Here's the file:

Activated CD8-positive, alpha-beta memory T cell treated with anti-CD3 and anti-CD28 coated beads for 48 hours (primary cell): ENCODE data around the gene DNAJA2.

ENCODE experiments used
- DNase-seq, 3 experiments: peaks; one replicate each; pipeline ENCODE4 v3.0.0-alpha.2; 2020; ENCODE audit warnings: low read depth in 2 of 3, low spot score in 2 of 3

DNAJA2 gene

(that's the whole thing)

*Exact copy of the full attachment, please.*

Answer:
Activated CD8-positive, alpha-beta memory T cell treated with anti-CD3 and anti-CD28 coated beads for 48 hours (primary cell): ENCODE data around the gene DNAJA2.

ENCODE experiments used
- DNase-seq, 3 experiments: peaks; one replicate each; pipeline ENCODE4 v3.0.0-alpha.2; 2020; ENCODE audit warnings: low read depth in 2 of 3, low spot score in 2 of 3

DNAJA2 gene